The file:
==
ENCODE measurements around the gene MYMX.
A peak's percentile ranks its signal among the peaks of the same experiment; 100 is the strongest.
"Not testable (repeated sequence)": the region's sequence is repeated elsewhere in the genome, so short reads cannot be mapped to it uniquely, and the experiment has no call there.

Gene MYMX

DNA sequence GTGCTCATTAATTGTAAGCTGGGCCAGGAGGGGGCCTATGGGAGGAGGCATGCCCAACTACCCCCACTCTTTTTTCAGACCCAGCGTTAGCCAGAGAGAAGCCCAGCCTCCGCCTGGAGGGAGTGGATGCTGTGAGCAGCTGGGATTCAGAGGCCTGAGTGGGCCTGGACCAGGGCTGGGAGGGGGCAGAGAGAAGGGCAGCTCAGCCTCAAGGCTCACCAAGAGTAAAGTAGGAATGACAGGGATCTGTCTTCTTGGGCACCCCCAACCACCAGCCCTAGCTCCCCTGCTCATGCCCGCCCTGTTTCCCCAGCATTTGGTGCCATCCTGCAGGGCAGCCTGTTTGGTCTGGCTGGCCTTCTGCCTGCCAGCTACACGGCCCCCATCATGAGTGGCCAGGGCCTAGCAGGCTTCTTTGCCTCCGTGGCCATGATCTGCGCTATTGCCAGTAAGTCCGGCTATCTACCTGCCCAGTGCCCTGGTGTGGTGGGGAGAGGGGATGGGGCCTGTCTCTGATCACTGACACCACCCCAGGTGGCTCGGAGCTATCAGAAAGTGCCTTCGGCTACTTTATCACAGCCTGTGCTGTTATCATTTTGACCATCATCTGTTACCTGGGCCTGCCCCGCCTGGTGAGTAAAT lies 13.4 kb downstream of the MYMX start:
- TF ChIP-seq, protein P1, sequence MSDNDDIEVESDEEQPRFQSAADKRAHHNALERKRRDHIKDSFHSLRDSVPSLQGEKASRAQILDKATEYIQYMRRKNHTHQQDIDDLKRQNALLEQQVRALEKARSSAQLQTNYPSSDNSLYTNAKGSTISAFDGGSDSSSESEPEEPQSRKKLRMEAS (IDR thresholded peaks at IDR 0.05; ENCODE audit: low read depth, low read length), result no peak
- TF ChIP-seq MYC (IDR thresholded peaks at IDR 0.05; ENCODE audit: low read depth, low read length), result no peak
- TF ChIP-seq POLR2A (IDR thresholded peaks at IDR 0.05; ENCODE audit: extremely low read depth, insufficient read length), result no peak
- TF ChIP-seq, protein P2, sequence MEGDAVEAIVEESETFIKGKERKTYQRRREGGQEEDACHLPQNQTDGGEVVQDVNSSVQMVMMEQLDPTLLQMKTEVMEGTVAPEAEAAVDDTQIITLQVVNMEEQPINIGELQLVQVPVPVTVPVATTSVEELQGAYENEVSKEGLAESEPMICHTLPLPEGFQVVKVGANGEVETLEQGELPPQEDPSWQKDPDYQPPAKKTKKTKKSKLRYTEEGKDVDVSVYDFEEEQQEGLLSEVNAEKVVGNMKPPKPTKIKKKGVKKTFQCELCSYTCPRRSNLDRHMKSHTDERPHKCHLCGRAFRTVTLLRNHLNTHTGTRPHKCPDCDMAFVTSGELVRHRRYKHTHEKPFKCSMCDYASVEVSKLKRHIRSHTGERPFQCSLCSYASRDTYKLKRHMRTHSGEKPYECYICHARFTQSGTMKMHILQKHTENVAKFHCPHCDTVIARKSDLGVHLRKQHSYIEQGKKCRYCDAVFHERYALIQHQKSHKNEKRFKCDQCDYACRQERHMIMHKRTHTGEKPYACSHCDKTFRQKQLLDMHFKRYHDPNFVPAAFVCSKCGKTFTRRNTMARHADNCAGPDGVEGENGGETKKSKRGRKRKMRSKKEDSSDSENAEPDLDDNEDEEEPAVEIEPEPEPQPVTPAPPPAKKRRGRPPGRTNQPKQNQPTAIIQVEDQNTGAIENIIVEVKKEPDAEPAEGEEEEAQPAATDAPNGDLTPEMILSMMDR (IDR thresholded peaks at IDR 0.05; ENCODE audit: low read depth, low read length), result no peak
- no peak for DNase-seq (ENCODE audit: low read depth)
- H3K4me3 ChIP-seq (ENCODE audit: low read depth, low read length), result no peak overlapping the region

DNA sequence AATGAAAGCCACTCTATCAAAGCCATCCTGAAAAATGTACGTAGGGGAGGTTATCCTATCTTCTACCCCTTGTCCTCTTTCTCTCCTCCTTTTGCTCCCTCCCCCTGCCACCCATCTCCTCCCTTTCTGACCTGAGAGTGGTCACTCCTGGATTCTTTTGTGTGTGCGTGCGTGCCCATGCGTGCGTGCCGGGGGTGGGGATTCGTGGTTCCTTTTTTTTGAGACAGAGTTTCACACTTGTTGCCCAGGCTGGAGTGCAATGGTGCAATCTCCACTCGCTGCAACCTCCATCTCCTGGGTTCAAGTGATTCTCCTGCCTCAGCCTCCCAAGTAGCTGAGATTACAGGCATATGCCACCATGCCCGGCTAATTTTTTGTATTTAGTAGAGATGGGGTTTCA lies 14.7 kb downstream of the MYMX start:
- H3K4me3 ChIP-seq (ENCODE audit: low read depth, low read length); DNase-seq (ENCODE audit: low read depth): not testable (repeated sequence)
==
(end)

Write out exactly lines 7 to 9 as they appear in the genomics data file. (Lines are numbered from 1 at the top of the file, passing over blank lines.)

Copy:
- TF ChIP-seq MYC (IDR thresholded peaks at IDR 0.05; ENCODE audit: low read depth, low read length), result no peak
- TF ChIP-seq POLR2A (IDR thresholded peaks at IDR 0.05; ENCODE audit: extremely low read depth, insufficient read length), result no peak
- TF ChIP-seq, protein P2, sequence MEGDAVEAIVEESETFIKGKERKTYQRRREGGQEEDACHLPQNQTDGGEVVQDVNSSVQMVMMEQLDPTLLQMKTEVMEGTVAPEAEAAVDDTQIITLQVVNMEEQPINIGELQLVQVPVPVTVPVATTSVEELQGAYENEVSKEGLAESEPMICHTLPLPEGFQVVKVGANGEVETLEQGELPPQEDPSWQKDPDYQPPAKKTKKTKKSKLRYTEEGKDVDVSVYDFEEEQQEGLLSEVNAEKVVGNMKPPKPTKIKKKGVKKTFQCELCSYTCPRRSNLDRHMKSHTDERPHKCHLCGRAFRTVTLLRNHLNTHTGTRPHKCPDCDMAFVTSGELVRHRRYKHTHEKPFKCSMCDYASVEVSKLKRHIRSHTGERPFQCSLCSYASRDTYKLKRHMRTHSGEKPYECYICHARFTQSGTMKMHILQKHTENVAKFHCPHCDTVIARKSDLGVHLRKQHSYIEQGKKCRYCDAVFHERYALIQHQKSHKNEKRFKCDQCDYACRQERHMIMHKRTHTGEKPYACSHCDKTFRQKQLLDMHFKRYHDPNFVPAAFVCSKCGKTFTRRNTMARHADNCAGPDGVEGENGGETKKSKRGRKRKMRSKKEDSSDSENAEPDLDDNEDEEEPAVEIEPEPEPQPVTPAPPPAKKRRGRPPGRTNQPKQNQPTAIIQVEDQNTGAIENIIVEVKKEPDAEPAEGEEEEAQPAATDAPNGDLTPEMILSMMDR (IDR thresholded peaks at IDR 0.05; ENCODE audit: low read depth, low read length), result no peak